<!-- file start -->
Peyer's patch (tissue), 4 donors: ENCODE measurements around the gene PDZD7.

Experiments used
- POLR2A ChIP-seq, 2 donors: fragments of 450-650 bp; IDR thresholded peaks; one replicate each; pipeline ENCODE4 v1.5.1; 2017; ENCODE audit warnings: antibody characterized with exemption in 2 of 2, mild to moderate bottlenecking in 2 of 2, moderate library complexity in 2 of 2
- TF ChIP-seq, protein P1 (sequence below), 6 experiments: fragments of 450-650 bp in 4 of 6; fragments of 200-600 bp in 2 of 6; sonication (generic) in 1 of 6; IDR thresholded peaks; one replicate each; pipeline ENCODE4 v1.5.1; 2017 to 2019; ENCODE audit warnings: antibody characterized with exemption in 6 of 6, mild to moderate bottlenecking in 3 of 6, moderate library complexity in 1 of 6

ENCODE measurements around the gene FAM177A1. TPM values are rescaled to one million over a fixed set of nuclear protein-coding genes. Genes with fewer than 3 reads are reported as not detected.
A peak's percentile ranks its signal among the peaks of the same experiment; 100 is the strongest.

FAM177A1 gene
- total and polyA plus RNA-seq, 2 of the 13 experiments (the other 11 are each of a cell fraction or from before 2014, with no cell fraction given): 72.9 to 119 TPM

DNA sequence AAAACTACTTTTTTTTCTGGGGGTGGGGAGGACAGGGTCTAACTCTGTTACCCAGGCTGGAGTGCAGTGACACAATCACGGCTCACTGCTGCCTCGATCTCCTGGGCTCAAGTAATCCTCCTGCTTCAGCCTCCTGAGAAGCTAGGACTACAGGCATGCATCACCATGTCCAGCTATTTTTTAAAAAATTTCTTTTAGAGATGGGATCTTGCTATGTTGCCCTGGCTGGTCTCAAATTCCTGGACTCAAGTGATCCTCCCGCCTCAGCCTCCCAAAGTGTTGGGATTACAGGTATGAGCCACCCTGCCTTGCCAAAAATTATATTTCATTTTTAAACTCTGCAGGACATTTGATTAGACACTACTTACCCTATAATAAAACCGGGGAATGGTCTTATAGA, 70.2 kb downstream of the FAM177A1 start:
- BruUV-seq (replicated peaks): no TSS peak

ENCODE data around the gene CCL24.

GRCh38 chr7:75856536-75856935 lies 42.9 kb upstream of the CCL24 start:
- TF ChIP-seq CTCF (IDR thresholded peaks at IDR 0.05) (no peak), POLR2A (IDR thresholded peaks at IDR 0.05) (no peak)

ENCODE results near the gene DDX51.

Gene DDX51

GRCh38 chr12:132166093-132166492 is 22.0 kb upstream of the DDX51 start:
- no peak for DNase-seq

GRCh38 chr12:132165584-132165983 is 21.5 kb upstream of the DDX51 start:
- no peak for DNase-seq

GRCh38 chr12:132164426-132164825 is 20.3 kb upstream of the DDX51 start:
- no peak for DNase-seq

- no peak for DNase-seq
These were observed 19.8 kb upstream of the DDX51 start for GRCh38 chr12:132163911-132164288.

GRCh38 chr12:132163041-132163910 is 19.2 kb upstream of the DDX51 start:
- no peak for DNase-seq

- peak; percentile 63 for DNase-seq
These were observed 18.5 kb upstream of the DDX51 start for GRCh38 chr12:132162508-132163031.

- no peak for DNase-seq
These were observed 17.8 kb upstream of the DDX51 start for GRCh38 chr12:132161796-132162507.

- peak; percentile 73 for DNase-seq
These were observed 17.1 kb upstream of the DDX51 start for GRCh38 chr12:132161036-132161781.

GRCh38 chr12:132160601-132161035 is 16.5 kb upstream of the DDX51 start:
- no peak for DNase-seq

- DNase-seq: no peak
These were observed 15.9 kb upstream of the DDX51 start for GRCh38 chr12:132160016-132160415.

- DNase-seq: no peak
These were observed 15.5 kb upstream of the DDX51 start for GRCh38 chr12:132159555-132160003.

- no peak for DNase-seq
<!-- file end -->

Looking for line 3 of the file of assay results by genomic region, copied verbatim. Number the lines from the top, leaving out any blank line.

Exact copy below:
- POLR2A ChIP-seq, 2 donors: fragments of 450-650 bp; IDR thresholded peaks; one replicate each; pipeline ENCODE4 v1.5.1; 2017; ENCODE audit warnings: antibody characterized with exemption in 2 of 2, mild to moderate bottlenecking in 2 of 2, moderate library complexity in 2 of 2